From the chair where she sits like a dowager queen, 95-year-old Helen Haslup airs her views on modern music ("a mess"), television ("trashy") and old age ("annoying").
Not one to mince words, Haslup alsosays what she thinks about her impending induction into the MarylandSenior Citizens Hall of Fame, an honor accorded seniors with a history of outstanding volunteer service. She is to be inducted Oct. 29, along with 49 other Marylanders, at a luncheon ceremony in Overlea, Baltimore County.
"You know," she says, fingering her pearls and the pink bow on her blouse, "I think this is a lot of foolishness."
Make no mistake -- it's not that this spritely, witty, opinionated lady doesn't appreciate the laurels about to be heaped on her head. She just doesn't see where she's done anything special to deserve this hullabaloo.
"There are thousands of people who have done wonderful things in this world," Haslup says. "When I first heard about this, I said, 'What in this world are they thinking about?' I am just an ordinary person."
In a way, that's true.
A former substitute teacher, Haslup has lived a pleasant, unspectacular life growing up in Baltimore and, for the last 58 years, living on two lovely, tree-lined streets in Linthicum. She married, raised three children and has made her own way since her husband, Charles, who worked roasting coffee for the Safeway Stores Inc., died 40 years ago.
Individually, the activities that form the foundation of Haslup's volunteer record are not that unusual. She's served in the PTA, worked for the American Red Cross, played the organ in church.
It's the magnitude of Haslup's contribution that is so impressive.
The resume of her accomplishments runs three typewritten pages -- and that's single-spaced. The chronology begins in 1913. That year, at age 17, Haslup started playing the organ and teaching Sunday school at the Lakeland Presbyterian Church in BaltimoreCounty.
She kept playing -- in four churches, -- for the next 60-odd years. She's also participated in choral activities and concerts,helped entertain at nursing homes and hospitals and worked for church service organizations, Bible study groups and a homemakers' club. Today, she's an active member of Lakeland Presbyterian and Linthicum Heights Methodist churches.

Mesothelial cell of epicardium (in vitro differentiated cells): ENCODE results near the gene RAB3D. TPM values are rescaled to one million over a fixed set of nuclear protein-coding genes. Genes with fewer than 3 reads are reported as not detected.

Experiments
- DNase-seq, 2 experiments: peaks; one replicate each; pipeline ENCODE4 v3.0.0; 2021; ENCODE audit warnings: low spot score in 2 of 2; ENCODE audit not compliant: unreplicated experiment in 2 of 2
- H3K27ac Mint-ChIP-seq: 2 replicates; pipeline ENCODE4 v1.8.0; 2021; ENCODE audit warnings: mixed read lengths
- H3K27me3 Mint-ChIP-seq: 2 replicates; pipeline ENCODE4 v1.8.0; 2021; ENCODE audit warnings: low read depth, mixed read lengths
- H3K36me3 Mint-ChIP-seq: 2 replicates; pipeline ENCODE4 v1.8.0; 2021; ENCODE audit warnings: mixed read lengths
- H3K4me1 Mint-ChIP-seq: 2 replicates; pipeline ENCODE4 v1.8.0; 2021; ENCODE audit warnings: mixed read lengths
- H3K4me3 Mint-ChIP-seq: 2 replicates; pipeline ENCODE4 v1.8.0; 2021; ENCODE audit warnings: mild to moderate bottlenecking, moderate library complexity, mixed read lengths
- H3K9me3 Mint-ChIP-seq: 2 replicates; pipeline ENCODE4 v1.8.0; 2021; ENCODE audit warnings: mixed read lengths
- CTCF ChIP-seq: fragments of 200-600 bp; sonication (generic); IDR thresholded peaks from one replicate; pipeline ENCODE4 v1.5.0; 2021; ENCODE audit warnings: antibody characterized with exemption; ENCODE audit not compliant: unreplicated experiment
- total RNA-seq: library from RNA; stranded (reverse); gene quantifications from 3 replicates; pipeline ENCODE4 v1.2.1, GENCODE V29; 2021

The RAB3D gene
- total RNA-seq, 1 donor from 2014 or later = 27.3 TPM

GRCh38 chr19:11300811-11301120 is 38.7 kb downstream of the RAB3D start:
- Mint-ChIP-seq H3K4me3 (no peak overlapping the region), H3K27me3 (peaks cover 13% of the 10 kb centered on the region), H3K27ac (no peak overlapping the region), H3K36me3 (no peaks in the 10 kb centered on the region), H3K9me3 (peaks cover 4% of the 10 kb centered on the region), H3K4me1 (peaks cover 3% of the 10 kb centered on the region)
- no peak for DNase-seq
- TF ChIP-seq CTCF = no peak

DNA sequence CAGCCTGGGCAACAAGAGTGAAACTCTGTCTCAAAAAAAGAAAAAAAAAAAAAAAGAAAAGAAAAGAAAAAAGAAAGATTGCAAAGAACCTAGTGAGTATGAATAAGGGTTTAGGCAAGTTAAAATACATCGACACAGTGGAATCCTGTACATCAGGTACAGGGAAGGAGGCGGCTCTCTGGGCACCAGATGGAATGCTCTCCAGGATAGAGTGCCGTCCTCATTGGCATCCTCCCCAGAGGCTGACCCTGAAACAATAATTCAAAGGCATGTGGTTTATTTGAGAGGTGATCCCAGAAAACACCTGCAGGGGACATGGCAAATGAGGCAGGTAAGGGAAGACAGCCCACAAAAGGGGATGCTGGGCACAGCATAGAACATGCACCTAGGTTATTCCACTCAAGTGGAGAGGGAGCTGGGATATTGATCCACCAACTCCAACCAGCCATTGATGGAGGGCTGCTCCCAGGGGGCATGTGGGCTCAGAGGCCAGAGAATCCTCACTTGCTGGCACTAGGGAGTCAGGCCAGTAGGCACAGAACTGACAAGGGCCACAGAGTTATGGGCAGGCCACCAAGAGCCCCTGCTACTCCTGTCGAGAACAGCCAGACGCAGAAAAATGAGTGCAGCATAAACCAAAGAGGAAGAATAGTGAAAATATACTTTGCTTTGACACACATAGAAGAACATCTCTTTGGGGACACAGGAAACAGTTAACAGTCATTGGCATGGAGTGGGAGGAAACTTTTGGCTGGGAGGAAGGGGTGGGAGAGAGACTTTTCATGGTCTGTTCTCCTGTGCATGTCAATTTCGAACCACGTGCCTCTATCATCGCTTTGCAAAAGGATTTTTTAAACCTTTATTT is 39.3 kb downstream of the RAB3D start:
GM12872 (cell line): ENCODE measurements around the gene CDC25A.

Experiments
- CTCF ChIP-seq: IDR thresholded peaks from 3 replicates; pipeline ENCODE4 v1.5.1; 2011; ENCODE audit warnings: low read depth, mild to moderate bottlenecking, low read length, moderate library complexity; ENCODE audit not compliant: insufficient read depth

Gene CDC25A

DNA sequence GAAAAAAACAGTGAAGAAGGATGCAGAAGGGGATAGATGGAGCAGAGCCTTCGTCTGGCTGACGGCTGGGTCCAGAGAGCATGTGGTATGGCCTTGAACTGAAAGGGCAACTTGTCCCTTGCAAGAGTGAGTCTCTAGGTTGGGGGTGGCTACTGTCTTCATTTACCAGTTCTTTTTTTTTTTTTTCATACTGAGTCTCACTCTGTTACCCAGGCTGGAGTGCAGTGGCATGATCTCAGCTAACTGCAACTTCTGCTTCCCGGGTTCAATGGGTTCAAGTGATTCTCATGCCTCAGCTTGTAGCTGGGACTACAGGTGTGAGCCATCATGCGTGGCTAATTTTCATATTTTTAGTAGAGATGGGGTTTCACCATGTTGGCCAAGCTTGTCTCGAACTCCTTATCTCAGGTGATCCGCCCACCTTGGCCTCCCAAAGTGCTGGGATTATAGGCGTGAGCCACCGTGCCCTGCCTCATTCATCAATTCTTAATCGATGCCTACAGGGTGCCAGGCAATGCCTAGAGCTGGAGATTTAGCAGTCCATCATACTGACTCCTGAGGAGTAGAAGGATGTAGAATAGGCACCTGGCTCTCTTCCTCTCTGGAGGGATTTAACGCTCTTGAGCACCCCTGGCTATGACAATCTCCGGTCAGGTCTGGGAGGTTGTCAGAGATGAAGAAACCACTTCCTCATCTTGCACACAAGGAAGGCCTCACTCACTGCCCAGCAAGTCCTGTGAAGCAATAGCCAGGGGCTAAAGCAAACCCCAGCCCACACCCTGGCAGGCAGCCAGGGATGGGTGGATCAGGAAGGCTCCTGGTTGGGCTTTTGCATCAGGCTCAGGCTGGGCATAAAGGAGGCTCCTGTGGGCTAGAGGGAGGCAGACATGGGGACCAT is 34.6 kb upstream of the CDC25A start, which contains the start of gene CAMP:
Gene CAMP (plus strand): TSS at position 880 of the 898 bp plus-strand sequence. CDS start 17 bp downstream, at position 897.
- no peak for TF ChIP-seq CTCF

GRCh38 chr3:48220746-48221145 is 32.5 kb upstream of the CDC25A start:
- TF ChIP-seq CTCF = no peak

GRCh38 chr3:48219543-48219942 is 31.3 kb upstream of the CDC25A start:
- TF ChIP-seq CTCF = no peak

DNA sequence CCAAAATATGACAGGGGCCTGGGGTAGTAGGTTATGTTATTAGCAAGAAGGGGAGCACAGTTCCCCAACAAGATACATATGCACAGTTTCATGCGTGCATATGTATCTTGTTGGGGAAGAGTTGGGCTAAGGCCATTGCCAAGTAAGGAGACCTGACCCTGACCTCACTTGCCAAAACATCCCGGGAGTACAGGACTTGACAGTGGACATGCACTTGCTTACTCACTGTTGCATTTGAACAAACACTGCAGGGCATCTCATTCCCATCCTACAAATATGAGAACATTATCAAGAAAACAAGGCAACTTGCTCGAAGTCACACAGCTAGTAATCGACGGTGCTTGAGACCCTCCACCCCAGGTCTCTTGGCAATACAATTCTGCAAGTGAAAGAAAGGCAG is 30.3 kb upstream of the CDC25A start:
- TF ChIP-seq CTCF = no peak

A vocal proponent of education since she started teaching at 16, Haslup joined the PTA in 1923 and kept active through 1943, when she completed two terms as president of the Linthicum Heights Elementary School PTA. She is a life member of the Maryland Congress of Parents and Teachers.
In the mid-1940s, Haslup was chairwoman of volunteer services for the American Red Cross in northern Anne Arundel.
She joined the Order of the Eastern Star's Glen Burnie chapter in 1954 and remains an active member. She's also still active in both the Linthicum and Patapsco Valley chapters of the American Association of Retired Persons. It was George Surgeon, president of the Patapsco Valley chapter, who nominated her for the Hall ofFame.
"She loves people and she's very community-minded," says Haslup's son, Charles, a retired University of Maryland professor and Linthicum resident. "Her mind is sharp as a tack. She likes to be involved, and she is a leader. If she belongs to something, she wants action."
To her great chagrin, Haslup has had to cut back her action agenda since she fell last February, breaking her arm and her hip.
Always independent, she spent three months recuperating in a nursinghome, an experience that opened her eyes to the need for volunteers to visit and encourage those confined to such places.
"It was verydepressing for her," her son says. "We couldn't even get her to eat."
"That was because they didn't put any salt in anything, and I have to have salt," Haslup says. What really bothered her, she says, "was that there are people who never have a visitor. I'm not saying it's the worst place to be, but it seems that there ought to be somebodyto visit and make them feel like they care for them."
Today, backin her own home, Haslup says she has no intention of sitting in a chair all day and letting people take care of her.
"I don't want to be a burden. I don't want to get down to the point where I'm no good to myself or anybody else. That bothers me and worries me a great deal. I want to be able to feed myself and dress myself."
She also wants to be able to continue her favorite pastimes, like reading and telling jokes. Haslup loves jokes. Did you hear the one about the headsof lettuce, she wants to know? Or how about the false teeth joke? Ifnot, you'll have to ask her.
Often, Haslup travels with "The Notables," an AARP musical group led by her son. "She tells jokes and brings the house down," Charles Haslup says.
"I try to keep them clean," she says. "No sex and no bathroom stuff."
No prude, Haslup nonetheless makes no bones about her thorough disgust for modern tastes and standards. "I think it's terrible," she says. "They've taken the melody out of music and the love out of sex. It's no wonder people have taken to drugs. It's a mess."
It doesn't have to be that way, she says. "I often think that if everybody would do just a little bit,just something for somebody else. . ."
That's what Haslup has been doing all her life, and that's why, wise as one may be after 95 years, she's wrong about her new award being nothing but foolishness.